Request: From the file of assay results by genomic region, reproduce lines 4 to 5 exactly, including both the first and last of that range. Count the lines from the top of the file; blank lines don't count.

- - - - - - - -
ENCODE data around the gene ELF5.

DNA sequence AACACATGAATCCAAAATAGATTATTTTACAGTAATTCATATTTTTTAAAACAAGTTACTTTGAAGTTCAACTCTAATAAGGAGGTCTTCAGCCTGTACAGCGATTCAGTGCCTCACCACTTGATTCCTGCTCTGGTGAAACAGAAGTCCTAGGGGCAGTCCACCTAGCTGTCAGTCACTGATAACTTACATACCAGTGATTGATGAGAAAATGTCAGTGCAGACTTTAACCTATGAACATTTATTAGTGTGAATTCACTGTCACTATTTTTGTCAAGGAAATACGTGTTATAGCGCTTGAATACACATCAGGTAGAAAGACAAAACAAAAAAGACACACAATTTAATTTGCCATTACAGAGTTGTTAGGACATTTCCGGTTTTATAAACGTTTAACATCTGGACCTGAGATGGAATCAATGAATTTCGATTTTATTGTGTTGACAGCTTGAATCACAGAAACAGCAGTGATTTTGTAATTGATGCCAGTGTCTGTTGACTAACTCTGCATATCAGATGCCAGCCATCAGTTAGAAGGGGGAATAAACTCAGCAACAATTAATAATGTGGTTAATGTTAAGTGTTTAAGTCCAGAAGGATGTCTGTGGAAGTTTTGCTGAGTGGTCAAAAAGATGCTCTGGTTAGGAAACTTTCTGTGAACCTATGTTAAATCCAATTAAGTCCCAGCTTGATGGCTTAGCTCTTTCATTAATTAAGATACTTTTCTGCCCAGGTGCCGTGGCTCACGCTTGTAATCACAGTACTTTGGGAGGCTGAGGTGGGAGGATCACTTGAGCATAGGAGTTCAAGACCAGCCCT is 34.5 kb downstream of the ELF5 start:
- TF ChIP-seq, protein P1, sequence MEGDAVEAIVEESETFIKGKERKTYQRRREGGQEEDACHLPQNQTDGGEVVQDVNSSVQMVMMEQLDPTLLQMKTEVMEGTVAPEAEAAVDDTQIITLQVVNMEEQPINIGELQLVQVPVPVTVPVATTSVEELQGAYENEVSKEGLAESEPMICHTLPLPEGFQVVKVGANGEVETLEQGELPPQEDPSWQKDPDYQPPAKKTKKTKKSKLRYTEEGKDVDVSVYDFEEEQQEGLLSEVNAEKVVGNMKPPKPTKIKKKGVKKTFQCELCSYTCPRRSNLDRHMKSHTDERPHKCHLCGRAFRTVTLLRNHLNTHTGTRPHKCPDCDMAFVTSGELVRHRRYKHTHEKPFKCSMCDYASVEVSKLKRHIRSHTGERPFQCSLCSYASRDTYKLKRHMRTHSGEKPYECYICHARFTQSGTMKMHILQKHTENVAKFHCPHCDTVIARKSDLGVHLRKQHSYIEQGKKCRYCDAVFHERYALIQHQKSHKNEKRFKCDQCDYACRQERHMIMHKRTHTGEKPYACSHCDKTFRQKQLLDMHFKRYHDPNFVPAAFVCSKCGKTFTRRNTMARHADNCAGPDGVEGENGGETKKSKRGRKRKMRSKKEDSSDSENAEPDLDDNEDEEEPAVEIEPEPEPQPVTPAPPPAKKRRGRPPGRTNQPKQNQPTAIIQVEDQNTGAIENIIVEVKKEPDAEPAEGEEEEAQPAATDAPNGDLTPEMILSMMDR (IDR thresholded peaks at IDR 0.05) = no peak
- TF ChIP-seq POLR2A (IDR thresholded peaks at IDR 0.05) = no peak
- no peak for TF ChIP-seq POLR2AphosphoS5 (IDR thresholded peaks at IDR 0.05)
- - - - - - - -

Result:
- TF ChIP-seq POLR2A (IDR thresholded peaks at IDR 0.05) = no peak
- no peak for TF ChIP-seq POLR2AphosphoS5 (IDR thresholded peaks at IDR 0.05)